Guidelines for greening the networks will be on the agenda for the RIPE community in 2022. While this is not a new topic for the address managing body, considerable interest was expressed at the ongoing RIPE83 meeting this week. A RIPE answer to the climate crisis and the steps that were deemed insufficient at the recent COP26 climate conference in Glasgow could be in the making.
All the nicely laid plans in the EU for a greener ICT ecosystem and a sustainable future largely depend on operators of networks, internet exchange points, content delivery networks – the very membership of RIPE, says Michael Oghia, Director of External Relations of the Sustainable Digital Infrastructure Alliance (SDIA). Indeed, he has been preaching this to the community for several years now.
Started in 2019 and based in Hamburg and Amsterdam, SDIA is a 65 member alliance which is trying to galvanise cross-sector cooperation on ways to lower the emissions of the growing digital infrastructure. The alliance, which includes energy providers like Vattenfall, research networks like Surf as well as hardware vendors like Dell, organises steering groups and projects to work on issues like the reuse of waste heat in data centres.
During his RIPE83 talk Oghia called on RIPE members to see sustainability holistically. Beside decarbonisation, there is a need to turn by-products into valuable resources (like waste heat) and to reconsider hardware update cycles dictated by the ever faster updating cycles of software. “You have so much power, especially when it comes to how you spend your money”, Oghia said, calling on network operators to ask for sustainability to be prioritised in procurement.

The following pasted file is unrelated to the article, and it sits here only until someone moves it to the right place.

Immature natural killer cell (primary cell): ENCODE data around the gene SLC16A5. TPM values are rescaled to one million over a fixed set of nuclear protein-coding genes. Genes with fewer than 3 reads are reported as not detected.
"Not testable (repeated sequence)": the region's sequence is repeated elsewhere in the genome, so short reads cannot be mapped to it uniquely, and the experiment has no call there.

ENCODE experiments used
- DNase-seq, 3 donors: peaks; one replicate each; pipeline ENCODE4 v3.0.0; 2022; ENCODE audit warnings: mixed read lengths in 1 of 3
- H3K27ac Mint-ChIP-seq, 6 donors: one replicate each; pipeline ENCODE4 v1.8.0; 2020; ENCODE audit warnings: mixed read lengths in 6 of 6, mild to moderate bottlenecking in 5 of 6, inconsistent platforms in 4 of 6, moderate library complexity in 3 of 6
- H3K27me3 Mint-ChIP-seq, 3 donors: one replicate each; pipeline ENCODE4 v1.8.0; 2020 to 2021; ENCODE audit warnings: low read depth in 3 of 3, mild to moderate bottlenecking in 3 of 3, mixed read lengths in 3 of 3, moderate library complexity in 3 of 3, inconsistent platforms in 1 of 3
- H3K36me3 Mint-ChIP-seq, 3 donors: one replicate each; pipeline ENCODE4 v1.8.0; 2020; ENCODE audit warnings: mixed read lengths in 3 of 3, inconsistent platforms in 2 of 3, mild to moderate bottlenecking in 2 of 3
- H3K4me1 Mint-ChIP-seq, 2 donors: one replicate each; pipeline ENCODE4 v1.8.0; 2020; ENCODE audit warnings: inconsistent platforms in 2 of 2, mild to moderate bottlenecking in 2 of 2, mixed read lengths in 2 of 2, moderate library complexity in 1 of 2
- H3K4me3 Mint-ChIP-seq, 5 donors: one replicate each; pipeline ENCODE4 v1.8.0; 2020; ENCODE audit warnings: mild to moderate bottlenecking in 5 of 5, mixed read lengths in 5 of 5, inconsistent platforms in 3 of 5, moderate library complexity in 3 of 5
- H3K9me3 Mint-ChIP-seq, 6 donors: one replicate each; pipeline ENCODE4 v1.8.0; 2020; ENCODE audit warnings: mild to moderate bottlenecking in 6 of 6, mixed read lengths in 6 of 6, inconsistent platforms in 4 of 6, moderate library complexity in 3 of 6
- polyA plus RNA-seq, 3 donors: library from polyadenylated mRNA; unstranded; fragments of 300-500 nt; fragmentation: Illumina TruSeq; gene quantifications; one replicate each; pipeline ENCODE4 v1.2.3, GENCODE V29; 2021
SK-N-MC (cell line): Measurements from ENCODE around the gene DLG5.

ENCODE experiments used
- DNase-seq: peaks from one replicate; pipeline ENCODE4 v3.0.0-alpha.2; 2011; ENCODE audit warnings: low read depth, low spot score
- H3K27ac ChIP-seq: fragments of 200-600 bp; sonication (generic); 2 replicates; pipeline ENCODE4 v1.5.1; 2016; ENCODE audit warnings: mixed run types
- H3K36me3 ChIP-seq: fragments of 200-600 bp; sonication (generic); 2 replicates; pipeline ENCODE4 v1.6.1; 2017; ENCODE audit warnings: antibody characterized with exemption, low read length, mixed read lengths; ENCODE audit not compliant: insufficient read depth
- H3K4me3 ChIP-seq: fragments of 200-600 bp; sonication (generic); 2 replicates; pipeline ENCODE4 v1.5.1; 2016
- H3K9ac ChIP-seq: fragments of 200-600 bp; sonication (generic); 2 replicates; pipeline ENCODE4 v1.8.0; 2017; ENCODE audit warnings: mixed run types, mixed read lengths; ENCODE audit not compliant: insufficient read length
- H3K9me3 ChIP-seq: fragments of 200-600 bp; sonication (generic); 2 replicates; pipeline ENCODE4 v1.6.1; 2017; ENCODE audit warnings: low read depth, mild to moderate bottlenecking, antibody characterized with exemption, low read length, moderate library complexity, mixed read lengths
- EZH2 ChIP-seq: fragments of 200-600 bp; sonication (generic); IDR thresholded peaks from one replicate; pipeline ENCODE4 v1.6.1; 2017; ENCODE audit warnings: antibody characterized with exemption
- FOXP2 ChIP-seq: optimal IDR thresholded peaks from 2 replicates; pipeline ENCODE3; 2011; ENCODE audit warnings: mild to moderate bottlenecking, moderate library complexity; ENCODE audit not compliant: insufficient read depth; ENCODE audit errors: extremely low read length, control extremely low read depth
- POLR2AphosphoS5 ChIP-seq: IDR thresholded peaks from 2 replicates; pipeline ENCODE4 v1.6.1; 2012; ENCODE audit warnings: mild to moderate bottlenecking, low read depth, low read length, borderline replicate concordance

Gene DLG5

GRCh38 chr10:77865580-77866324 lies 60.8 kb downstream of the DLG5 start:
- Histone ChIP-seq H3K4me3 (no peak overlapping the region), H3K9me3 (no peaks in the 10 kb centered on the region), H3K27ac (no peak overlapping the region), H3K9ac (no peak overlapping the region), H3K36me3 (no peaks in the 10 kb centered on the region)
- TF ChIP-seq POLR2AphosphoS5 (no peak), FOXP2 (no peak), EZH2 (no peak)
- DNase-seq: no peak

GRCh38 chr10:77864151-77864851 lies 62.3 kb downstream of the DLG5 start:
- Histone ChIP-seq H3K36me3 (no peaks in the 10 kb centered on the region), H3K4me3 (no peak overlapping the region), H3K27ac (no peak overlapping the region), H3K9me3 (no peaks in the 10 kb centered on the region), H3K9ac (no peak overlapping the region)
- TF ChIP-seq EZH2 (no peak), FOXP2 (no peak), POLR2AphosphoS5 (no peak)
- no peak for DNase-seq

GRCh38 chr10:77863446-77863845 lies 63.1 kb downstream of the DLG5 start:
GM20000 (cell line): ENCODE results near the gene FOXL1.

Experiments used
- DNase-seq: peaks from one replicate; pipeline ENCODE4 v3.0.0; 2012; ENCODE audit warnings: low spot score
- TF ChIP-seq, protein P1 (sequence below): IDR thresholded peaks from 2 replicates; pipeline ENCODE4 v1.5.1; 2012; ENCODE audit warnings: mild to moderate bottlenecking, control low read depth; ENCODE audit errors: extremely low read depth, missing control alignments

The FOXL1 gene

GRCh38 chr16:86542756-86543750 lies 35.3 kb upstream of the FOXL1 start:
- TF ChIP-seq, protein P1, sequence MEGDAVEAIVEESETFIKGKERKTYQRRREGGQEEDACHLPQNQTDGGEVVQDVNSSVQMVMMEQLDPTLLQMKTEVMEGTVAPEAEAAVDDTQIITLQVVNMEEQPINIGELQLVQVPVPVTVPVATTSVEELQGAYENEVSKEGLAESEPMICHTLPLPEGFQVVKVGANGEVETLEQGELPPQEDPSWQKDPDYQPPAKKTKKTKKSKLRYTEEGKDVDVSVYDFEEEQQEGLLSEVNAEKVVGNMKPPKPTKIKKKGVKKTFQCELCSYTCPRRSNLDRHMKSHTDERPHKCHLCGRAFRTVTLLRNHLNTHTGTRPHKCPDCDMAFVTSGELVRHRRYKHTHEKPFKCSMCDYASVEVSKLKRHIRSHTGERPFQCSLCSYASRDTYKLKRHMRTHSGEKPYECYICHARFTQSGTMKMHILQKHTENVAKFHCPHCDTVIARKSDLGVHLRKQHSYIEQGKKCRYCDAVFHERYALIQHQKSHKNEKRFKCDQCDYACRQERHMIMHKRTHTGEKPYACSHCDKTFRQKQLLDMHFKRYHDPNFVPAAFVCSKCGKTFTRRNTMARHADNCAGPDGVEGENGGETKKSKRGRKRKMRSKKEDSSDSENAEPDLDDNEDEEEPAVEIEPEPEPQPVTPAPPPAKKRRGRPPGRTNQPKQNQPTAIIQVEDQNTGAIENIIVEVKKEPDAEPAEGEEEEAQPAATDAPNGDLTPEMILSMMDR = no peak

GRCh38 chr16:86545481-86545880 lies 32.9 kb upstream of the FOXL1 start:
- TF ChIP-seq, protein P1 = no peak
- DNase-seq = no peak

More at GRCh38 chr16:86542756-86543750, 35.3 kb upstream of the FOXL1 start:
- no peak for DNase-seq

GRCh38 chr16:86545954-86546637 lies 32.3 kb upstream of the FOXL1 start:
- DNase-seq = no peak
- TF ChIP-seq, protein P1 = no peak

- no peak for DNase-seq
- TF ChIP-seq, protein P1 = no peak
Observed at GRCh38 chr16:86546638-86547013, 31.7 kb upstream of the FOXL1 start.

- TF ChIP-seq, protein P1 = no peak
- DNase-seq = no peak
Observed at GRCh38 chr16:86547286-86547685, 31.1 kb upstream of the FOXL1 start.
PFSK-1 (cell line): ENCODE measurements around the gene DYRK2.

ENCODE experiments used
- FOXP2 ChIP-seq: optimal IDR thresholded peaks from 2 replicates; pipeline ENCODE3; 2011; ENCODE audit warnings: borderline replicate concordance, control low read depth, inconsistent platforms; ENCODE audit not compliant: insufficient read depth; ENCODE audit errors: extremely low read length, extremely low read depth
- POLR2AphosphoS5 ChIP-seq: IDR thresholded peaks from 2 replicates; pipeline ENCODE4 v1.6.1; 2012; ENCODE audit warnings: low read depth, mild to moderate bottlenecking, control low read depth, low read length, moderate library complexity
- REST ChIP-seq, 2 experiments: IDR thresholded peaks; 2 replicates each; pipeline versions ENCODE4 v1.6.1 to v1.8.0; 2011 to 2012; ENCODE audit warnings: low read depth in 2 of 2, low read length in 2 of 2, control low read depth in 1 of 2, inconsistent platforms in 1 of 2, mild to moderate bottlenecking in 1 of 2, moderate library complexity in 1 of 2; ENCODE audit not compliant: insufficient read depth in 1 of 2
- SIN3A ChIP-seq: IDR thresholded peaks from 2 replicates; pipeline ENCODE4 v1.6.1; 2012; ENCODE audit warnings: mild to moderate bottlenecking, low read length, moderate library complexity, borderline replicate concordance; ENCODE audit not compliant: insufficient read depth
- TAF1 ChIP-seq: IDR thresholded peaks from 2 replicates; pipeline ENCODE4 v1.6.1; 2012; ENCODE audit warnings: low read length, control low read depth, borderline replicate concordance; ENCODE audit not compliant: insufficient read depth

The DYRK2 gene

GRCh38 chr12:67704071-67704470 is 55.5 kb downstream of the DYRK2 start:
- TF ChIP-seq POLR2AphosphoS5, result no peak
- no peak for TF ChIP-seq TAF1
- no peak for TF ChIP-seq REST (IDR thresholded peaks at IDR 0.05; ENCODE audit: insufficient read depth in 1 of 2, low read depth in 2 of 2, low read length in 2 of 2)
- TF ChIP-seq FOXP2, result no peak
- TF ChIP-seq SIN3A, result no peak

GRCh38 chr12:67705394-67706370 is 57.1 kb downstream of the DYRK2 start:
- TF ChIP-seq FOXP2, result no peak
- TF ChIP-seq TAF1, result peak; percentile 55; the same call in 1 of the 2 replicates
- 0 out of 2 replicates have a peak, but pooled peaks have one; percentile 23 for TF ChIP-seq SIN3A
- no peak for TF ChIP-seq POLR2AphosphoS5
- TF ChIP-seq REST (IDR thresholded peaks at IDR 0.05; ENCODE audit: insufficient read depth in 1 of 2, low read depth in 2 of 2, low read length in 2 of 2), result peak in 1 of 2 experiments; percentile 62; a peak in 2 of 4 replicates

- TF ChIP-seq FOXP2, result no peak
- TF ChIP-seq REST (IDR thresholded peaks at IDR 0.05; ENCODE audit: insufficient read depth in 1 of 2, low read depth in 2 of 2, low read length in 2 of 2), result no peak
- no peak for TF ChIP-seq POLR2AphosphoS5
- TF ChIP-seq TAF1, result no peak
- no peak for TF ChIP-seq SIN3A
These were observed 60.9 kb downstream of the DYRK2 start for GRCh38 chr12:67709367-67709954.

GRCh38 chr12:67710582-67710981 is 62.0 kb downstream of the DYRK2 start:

There was interest in the community to write a Best Current Operational Practice (BCOP) document on the topic, RIPE Chair Mirjam Kuehne confirmed after the meeting. The scope of the effort still has to be decided on, she said, but it could in fact focus on procurement. The RIPE Chair underlined that sustainability was not new to the RIPE community. The RIPE Community Projects Fund just awarded a grant to the Green Web Foundation’s Carbon-Aware Internet initiative which puts carbon footprint measurements to nodes along network paths, she noted.
Best Current Practices
A sustainability BCOP could be a very good continuation of the procurement document for IPv6 requirements, named RIPE-554, just for sustainability properties in ICT requirements, writes Jan Zorz, member of RIPE’s Programme Committee. RIPE-554 has found its way into the documentation of an IPv6 Profile for public procurement.
Other BCOP documents so far addressed issues from network hygiene to routing security. Some of what Oghia calls low hanging fruit fit the profile of the BCOP documents: extending the lifetime of hardware by updating, repairing or looking for reuse or looking for sustainably-sourced products and services, for example.
Zorz, who is also Co-Chair of the BCOP Task Force, called on members to get involved in the necessary discussions and drafting process.
“The initial idea was to focus on sustainable procurement”, Oghia wrote in an email after his presentation, “and we can easily keep that in the scope”. At the same time he hopes for more: “Another idea is authoring more of a best practice guide for the community on how to address some of the biggest challenges to sustainability within our work”, Oghia proposes.
That way one could address the various communities within the larger RIPE community as well. It could include guidelines for software designers and data center operators who have very different interests.
The RIPE83 meeting is still underway this week and can be followed via different streams.